It is said, one of the eight offshoots of the sacred Jaya Sri Maha Bodhi at Anuradhapura was planted at Tiwakka Bamunugama in 3rd Century BC. Thus, the impressive Bo-tree in Tantirimale can count more than 2,500 years of existence and it still stands majestically on the top of the rock boulder, venerated by thousands of pilgrims. I soon come upon a magnificent sight in Tantirimale - the small but beautiful Dagoba surrounded by a natural rock that lies to the north of the rocky boulder with a modern shrine room. The two Buddha statues hewn out of living rock gives an ancient splendour to Tantirimale.

The reclining Buddha statue on the northern slope of the rock is 45 feet long and is said to be similar to the one at Gal Vihara, in Polonnaruwa, but there are not many details in the figure except the face and lines of the robe. Sadly, I noticed that the face of the statue had been destroyed by treasure hunters, though it has now been restored by the Department of Archaeology. To see the second statue, one has to take a flight of steps which leads down from the summit of the rock boulder. On either side are the remains of two sets of pillars. Perhaps, this was once a covered walkway descending to an image house embedded in the rock. Carved out of rock, this second 2.16 metres high crossed-legged statue has a marble finish inside a box like cave. The face is long and beautiful and lines of the robe are drawn finely. Beneath the statue’s head is a frieze of squatting lions, staring straight. Above and behind are two deities, holding fans in their hands.

At the archaeological museum nearby we see magnificent images of Buddha, terracotta figures and artifacts recovered from the site. But, what is unique is the head of Bodhisatva of Mahayanism.

Pre-historic art

Further below, there is a natural pond filled with lotus blossoms to add beauty to the rock landscape that served as a bathing pond for Bhikkus and villagers as well. The water is fresh and remains even during the drought. I also had a chance to dip in this pond while staying overnight at Tantirimale.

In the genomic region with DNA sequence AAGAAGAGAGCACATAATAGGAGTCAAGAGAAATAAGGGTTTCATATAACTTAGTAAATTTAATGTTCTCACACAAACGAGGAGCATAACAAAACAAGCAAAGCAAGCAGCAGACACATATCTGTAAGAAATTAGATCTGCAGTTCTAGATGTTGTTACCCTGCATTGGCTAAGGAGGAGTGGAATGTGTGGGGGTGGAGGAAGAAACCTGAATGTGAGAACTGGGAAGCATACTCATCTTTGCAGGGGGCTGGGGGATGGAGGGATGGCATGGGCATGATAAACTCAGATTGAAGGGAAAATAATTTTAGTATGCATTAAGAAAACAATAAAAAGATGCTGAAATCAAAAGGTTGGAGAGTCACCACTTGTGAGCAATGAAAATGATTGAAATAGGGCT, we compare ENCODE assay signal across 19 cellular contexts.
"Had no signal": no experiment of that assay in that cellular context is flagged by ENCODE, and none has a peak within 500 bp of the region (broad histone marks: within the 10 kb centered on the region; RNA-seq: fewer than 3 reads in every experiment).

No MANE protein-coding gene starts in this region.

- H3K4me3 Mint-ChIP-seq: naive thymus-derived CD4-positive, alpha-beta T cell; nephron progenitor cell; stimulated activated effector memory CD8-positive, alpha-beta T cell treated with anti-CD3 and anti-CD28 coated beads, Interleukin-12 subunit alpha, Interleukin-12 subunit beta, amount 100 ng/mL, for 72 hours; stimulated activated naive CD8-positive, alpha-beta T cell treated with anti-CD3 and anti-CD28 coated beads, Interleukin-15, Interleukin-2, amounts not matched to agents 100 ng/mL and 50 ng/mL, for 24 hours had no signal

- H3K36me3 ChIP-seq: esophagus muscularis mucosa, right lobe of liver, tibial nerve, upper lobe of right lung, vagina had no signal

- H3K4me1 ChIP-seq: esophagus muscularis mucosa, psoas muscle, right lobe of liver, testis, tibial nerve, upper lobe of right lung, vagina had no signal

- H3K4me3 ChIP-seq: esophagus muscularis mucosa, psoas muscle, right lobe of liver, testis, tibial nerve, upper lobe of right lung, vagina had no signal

Passing the pond I walked into the forest canopy and found another stone structure called ‘Pothgula,’ the library of the monastery entirely built on a rock. It is believed that in ancient times, a large number of valuable books written on Ola leafs had been kept here for reference. Beneath the rock is another drip-ledge cave where inscriptions from 8th Century are carved out on the rock ceiling of the cave. A stone structure was the abode for meditating bhikkus to live and perform their rituals. I saw a few drip-ledge rock caves deep in the forest of Tantirimale dating back to the pre-historic era. One of these caves has aboriginal paintings.The archaeologists believed, these primitive paintings show the primary symbols of sun, moon, arrows dating back more than 4,000 years, and drawn making a mixture of paste derived from the barks of trees, ashes, and soil. Tantirimale was forgotten due to foreign invasions and re-settled in 1960 by the founding chief priest of Tantirimale, the late Ven. Kuda Kongaskada Vimalaghana Thera, who came to Tantirimale at the age of 20 in 1960. He made Tantirimale a reputed Buddhist Vihara and awakened the livelihood of villagers in the area.

Tantirimale was constantly in the the grip of terrorists as it lies at the edge of the Wilpattu Wildlife sanctuary which was a safe haven for the LTTE, which is believed to have come via Tantirimale to attack the sacred Jaya Sri Maha Bodhi in Anuradhapura, in 1985. Eventually, the life of the chief incumbent of the Tantrimale Raja Maha Vihara, Ven. Kuda Kongaskada Vimalaghana Thera was snatched away by the ruthless terrorists in 1992.

Following the vision of the late founding monk, the present chief incumbent Ven. Tantirimale Chandrarathana Thera works hard to uplift the living conditions of farming families and bring some of its past glory back to Tantirimale.

Certainly, Tantirimale is a great sacred site. It is a religious oasis surrounded by impressive rock boulders and covered with a forest canopy where peace and serenity prevail. It is the nation’s duty to protect this sacred site which occupies a unique place in our history.